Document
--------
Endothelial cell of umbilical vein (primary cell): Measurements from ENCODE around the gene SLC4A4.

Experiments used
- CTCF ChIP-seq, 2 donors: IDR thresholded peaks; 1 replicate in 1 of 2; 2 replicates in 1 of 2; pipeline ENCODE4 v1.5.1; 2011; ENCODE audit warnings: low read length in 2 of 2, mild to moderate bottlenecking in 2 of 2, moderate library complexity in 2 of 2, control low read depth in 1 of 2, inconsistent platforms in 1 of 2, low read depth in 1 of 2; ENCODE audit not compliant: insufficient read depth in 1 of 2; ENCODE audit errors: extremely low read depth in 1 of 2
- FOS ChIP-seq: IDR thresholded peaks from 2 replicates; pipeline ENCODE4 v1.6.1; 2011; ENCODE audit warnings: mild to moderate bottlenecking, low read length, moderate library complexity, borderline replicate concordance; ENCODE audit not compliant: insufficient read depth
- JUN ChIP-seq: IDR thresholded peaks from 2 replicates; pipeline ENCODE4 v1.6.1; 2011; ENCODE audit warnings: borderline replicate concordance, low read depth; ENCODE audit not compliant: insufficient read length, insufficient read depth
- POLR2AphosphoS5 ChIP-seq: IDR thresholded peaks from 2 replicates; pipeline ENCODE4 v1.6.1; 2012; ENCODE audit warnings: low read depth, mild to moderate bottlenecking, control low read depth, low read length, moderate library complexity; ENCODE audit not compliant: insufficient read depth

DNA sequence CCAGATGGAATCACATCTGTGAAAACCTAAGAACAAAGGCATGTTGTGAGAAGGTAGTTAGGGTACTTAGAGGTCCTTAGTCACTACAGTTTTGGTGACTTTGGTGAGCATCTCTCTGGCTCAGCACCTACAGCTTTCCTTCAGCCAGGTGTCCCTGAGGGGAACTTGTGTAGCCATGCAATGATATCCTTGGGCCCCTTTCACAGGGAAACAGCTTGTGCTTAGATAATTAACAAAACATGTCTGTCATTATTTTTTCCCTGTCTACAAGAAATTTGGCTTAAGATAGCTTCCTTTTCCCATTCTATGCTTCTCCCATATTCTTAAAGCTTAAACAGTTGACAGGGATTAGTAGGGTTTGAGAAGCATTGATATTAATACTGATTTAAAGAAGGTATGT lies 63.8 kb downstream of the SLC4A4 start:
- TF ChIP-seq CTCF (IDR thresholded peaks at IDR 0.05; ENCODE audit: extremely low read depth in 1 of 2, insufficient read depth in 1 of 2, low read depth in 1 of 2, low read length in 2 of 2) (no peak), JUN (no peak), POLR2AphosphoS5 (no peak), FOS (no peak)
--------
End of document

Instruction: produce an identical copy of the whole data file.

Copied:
Endothelial cell of umbilical vein (primary cell): Measurements from ENCODE around the gene SLC4A4.

Experiments used
- CTCF ChIP-seq, 2 donors: IDR thresholded peaks; 1 replicate in 1 of 2; 2 replicates in 1 of 2; pipeline ENCODE4 v1.5.1; 2011; ENCODE audit warnings: low read length in 2 of 2, mild to moderate bottlenecking in 2 of 2, moderate library complexity in 2 of 2, control low read depth in 1 of 2, inconsistent platforms in 1 of 2, low read depth in 1 of 2; ENCODE audit not compliant: insufficient read depth in 1 of 2; ENCODE audit errors: extremely low read depth in 1 of 2
- FOS ChIP-seq: IDR thresholded peaks from 2 replicates; pipeline ENCODE4 v1.6.1; 2011; ENCODE audit warnings: mild to moderate bottlenecking, low read length, moderate library complexity, borderline replicate concordance; ENCODE audit not compliant: insufficient read depth
- JUN ChIP-seq: IDR thresholded peaks from 2 replicates; pipeline ENCODE4 v1.6.1; 2011; ENCODE audit warnings: borderline replicate concordance, low read depth; ENCODE audit not compliant: insufficient read length, insufficient read depth
- POLR2AphosphoS5 ChIP-seq: IDR thresholded peaks from 2 replicates; pipeline ENCODE4 v1.6.1; 2012; ENCODE audit warnings: low read depth, mild to moderate bottlenecking, control low read depth, low read length, moderate library complexity; ENCODE audit not compliant: insufficient read depth

DNA sequence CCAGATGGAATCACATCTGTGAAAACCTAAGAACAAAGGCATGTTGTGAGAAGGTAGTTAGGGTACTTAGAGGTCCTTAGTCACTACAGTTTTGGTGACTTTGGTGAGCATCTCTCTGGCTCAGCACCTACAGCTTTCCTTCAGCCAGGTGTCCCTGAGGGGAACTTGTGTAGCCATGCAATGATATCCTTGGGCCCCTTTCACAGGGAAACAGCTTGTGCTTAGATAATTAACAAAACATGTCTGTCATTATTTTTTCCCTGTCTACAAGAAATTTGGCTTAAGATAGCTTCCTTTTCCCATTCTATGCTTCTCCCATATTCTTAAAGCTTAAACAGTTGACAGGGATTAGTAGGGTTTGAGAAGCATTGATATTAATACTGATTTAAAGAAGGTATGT lies 63.8 kb downstream of the SLC4A4 start:
- TF ChIP-seq CTCF (IDR thresholded peaks at IDR 0.05; ENCODE audit: extremely low read depth in 1 of 2, insufficient read depth in 1 of 2, low read depth in 1 of 2, low read length in 2 of 2) (no peak), JUN (no peak), POLR2AphosphoS5 (no peak), FOS (no peak)